To this list of don’ts I would add fiscal conservatism. In an age of austerity and concern about the burden of public debt, fiscal conservatism has become a rallying point for those who blame our economic ills on state profligacy rather than market failure. It has led to the introduction of a constitutional debt brake in Germany, the imposition of punitive loan conditions on Greece and other fiscal sinners, and it has revived pressure for balanced budget amendments in the US and elsewhere. In the UK, it has been invoked as Labour’s route back to economic credibility by the authors of In the Black Labour (ITBL).
I am very much for fiscal responsibility, and to the extent that ITBL advocates it, I have yet to meet anyone who disagrees. But fiscal conservatism is something entirely different and the result of pursuing it isn’t always healthier public finances. There are three main reasons why the left should reject it.
1. Fiscal conservatives ignore economic reality.
True fiscal conservatives dislike the use of demand management as a tool of economic policy and seek to restrict its scope as much as possible. In most cases they argue for budgets to be balanced, not just in the medium-term, but in each financial year. Exceptions are permitted in only the most extreme conditions.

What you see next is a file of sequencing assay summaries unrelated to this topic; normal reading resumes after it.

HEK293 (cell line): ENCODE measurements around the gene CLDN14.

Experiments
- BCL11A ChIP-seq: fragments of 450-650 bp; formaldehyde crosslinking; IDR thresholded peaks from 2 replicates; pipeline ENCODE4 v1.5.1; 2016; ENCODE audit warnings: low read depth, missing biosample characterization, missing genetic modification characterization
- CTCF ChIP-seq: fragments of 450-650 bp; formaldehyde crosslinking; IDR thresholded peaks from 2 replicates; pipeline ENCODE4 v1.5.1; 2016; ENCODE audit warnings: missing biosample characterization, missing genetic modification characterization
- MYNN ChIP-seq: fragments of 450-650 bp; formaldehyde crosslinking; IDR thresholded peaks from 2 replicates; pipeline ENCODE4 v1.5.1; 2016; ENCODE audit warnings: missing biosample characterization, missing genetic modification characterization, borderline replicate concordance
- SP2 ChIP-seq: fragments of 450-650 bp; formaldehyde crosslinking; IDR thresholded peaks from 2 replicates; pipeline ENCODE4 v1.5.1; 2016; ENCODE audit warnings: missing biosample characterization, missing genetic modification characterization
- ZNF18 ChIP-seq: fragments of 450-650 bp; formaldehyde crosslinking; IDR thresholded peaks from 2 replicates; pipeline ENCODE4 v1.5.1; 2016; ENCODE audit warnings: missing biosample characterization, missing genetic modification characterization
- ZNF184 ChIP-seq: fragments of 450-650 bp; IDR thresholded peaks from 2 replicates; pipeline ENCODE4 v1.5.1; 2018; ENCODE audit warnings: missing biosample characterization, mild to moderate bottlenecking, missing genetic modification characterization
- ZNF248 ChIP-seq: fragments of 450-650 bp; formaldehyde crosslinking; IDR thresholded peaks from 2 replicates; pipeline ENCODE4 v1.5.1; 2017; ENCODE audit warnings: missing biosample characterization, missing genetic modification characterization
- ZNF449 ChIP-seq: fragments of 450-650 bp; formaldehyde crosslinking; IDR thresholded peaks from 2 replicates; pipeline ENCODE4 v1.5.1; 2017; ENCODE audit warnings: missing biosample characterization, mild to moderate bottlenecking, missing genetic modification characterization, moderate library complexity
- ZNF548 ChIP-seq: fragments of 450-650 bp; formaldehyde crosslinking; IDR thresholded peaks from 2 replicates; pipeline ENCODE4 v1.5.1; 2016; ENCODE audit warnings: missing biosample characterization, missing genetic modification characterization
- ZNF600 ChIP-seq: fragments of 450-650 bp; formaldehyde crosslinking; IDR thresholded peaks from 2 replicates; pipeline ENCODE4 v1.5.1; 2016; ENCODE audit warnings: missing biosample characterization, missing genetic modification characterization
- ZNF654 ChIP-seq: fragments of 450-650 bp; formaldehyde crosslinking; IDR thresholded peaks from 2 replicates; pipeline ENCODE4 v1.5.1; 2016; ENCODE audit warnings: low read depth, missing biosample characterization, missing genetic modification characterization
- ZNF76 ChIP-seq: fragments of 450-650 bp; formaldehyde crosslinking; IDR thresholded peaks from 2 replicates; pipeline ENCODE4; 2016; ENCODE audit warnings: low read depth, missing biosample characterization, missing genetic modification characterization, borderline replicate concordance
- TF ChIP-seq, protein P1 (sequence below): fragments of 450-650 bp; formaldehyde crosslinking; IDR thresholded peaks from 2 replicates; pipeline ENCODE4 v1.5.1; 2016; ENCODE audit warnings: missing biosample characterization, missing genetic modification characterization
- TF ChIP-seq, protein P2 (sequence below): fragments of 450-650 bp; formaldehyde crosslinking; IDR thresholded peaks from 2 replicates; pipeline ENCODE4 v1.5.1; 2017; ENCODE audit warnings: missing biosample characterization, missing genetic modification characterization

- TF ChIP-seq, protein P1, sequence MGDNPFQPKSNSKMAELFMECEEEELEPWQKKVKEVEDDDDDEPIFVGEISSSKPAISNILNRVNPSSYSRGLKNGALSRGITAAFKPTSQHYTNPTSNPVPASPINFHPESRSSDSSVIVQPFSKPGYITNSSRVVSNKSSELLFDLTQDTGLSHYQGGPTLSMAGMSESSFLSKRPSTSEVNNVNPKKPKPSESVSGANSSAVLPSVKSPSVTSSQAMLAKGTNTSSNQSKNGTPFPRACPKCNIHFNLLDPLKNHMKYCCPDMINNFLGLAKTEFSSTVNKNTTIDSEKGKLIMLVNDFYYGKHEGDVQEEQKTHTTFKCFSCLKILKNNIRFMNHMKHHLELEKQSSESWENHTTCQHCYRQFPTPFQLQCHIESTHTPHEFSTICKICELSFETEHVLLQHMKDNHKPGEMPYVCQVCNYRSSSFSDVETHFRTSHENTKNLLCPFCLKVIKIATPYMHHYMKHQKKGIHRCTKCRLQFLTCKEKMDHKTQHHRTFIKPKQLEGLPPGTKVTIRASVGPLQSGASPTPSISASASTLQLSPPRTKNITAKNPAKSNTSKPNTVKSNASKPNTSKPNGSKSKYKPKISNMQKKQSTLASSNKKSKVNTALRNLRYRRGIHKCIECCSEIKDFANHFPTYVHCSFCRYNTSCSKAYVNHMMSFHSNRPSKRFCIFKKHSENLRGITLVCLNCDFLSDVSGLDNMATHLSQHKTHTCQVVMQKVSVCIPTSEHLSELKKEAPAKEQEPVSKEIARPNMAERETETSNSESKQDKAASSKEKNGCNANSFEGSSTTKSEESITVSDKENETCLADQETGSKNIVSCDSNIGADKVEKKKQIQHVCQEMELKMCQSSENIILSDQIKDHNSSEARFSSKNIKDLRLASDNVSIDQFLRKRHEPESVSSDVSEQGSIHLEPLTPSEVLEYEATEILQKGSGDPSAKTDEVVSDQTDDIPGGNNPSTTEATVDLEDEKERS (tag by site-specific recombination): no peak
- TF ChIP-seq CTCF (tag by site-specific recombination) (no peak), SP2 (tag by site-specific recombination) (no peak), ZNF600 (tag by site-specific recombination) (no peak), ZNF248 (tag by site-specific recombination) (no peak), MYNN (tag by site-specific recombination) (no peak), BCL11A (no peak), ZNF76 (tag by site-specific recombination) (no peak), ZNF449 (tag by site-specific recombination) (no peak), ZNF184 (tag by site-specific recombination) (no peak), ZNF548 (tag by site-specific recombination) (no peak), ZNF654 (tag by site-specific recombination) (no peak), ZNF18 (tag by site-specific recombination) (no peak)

The authors of ITBL don’t go this far and say they favour ‘effective Keynesianism’. But they have a funny way of showing it. One of their suggestions is that fiscal policy should be divorced from the economic cycle and that Labour should set a target of achieving a surplus towards the end of each parliament. But sound fiscal policy must be adapted to the unpredictable rhythms of the economy, not some arbitrary political timetable. What if the end of a parliament coincided with an unexpected downturn? Should a Labour government deflate anyway just to meet its target? Fiscal conservatism is dogmatic when good economic policy needs to be pragmatic.
2. Fiscal conservatives have an ideological bias that favours private over public.
As Stewart Lansley has pointed out, there are two sides to the fiscal equation: taxation and expenditure. Fiscal conservatives focus monomaniacally on the spending side of the equation. That’s because their motivation has nothing to do with creating sustainable public finances and everything to do with an ideological desire to slash taxes and shrink the state. The tendency to hollow out the tax base with giveaways to the wealthy is one of the reasons that US budget deficits have ballooned in periods of conservative hegemony.